Exercise has been shown to reduce anxiety and stress, but now in a major study, the researchers have revealed that it may not be enough for the levels caused by Covid-19.
People who reported increasing their physical activity after the start of Covid-19 stay-at-home orders reported higher levels of stress and anxiety than those whose activity levels stayed the same, the study, published in the journal PLOS ONE reported.
"Certainly, people who don't exercise know that there are associations with mental health outcomes, yet the ones that increased their exercise also reported increased anxiety and stress," said lead author Glen Duncan from the Washington State University.
For the study, the research team analysed data from over 900 pairs of identical and same-sex fraternal twins from the Washington State Twin Registry.
Of the survey respondents, 42 per cent reported decreasing levels of physical activity since the Covid crisis began, and 27 per cent said they had increased their activities. Another 31 per cent reported no change.
Participants were asked about changes in their physical activity compared to one month previous.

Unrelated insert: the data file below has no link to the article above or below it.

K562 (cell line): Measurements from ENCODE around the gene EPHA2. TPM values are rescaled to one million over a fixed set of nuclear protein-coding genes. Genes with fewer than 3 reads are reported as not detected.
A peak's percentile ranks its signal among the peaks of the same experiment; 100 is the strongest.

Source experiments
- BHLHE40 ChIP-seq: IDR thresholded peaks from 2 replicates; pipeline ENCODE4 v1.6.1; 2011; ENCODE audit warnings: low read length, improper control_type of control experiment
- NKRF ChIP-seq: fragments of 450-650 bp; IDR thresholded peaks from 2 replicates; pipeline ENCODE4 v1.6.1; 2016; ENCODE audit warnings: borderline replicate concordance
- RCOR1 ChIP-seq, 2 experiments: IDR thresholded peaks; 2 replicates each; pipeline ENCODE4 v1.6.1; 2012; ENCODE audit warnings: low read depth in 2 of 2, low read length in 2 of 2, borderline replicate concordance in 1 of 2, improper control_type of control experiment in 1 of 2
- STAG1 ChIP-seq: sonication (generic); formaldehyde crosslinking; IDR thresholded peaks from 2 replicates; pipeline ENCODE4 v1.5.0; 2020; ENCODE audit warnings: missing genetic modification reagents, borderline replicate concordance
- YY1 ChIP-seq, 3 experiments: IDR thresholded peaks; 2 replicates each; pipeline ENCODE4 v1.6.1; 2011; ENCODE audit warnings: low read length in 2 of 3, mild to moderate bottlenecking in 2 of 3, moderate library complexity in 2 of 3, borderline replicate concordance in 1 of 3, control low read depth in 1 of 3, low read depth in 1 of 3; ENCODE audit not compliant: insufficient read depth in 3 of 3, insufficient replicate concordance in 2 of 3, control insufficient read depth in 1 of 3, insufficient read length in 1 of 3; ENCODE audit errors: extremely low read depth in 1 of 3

Those who reported a decrease in physical activity within two-weeks after the start of stay-at-home orders had a perceived higher level of stress and anxiety, which was expected.
But surprisingly, many of the respondents who increased their physical activity felt the same way.
The researchers found that the association between decreased physical activity and stress was confounded by genetic and environmental factors.
The researchers found some association between decreased physical activity and anxiety: within a pair of twins, the sibling with decreased physical activity had higher levels of anxiety than the sibling who reported no change.
In addition, anxiety levels were higher among older people and women.
"It's not necessary that exercise won't help you personally manage stress. It's just that there is something genetically and environmentally linking the two," Duncan said.
Recently, a study, published in the journal Behavioural and Cognitive Psychotherapy, revealed that early identification and treatment is vital to avoid long-term mental health consequences from Covid-19 among children and young people.